I do agree, yes. I instead assert that despite this, it occurs regardless of which type of up ringing one had.

What you're asking is if the sun is able to rise, does it always rise? No, sometimes it's setting or not oresent in the sky or staying on top. Yet does the sun rise in all occasions where rising is not just possible but inevitable? Yes.

Same goes for indoctrination. You asked me to explain how it occurs in all cases of uobringing and so I did. No yoy try to change the debate to be that indoctrination is possible to not occur. I didn't say it was impossible for it to not occur, I'm saying it never actually doesn't occur because o  too of possibility the events that unfold in a person's life always involve indoctrination. That fact you believe it doesn't always occur is something your life indoctrinated you to believe.

Round 4
Con
" You asked me to explain how it occurs in all cases of uobringing and so I did. "


This is what I put in the description: 


"Please present evidence that it's always the case that someone perhaps from a young age is programmed into something. They were molded, Taught to believe in certain practices, Creeds and tenets, So they're now living according to what they have been convinced of. They're mental faculties have been scrambled."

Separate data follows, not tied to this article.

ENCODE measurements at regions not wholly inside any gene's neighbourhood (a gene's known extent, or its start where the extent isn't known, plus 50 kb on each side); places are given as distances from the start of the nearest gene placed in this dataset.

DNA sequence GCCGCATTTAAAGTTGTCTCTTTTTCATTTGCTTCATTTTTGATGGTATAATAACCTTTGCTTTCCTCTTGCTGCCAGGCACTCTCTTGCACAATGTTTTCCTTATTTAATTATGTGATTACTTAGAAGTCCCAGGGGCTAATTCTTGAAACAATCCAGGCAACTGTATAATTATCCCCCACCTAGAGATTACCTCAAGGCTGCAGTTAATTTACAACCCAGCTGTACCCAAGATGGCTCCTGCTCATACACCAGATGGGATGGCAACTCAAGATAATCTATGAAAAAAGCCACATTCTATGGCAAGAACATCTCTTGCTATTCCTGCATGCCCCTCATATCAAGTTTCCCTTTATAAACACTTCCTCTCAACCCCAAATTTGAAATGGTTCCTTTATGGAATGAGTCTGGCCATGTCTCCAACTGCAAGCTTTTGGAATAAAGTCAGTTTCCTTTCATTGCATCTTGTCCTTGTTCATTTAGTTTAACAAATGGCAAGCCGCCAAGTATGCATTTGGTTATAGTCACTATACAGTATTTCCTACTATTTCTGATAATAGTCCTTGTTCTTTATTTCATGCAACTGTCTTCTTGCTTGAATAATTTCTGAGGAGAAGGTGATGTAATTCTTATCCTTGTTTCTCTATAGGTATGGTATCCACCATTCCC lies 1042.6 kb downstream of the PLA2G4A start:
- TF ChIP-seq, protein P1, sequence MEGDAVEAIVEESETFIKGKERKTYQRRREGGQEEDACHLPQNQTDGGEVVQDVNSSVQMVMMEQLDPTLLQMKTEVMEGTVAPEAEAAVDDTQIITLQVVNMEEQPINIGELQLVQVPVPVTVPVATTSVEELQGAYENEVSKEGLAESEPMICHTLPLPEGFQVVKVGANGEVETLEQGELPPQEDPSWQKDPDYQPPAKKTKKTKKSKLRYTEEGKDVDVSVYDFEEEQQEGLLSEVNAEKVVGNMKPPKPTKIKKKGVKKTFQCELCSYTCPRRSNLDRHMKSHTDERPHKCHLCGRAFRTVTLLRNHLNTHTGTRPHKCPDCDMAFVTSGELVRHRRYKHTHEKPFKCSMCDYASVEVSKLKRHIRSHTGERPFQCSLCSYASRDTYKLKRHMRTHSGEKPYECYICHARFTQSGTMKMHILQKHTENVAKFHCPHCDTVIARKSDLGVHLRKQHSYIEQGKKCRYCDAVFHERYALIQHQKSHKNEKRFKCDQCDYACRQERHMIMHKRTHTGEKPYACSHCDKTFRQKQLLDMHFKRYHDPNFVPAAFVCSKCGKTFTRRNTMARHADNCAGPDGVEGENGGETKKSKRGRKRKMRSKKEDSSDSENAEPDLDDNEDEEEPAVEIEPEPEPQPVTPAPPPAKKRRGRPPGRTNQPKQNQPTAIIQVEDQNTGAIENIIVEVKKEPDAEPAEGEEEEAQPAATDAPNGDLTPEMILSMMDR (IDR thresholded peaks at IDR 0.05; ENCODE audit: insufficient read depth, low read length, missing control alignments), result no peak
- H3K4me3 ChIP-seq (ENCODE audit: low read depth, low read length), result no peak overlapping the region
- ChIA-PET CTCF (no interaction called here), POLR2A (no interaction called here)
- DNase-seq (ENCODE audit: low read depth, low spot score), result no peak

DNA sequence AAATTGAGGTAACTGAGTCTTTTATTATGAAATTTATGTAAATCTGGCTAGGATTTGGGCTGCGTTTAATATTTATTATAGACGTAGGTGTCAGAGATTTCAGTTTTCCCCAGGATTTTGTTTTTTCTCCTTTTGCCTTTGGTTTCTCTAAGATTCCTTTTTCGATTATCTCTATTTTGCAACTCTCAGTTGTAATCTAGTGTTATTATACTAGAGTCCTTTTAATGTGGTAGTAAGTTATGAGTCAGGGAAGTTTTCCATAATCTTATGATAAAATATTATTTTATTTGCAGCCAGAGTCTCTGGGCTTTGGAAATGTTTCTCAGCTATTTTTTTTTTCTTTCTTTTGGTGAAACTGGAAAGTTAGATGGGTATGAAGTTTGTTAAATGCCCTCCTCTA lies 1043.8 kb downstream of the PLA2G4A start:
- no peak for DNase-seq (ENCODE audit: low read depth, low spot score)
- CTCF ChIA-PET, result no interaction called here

Where in that did it state EXPLAIN HOW INDOCTRINATION HAPPENS?


I said prove that it always happens, not explain how in every case that it happens in.


Don't confuse this up. The difference between the two, one is requesting validity or proof for an absolute matter while the other is requesting explanation for each matter the subject applies to as it doesn't apply to all which goes back to what we just agreed on. 


"No yoy try to change the debate to be that indoctrination is possible to not occur. I didn't say it was impossible for it to not occur, I'm saying it never actually doesn't occur because o  too of possibility the events that unfold in a person's life always involve indoctrination. That fact you believe it doesn't always occur is something your life indoctrinated you to believe."


So I'll ask again straight from the top. Stay with me, don't fall off track again. Maybe you'll recant your original response.


Are you saying indoctrination always occurs where it is possible to?








Pro
Indoctrination doesn't happen every time it's possible, otherwise you'd never see a devout Christian, given thst they'd be indoctrinated to another religion or atheism in tbe blink of an eye, if that were the case.

Instead, it happens whenever something influences the end though-process of an individual that shapes their outlook as they grow. 'All cases' refers to all childhoods, not all situations where indoctrination were remotely possible. If you read the description of this debate (written by the Con side, that both agreed to), you'd find that it mentions childhoods and how personal beliefs form.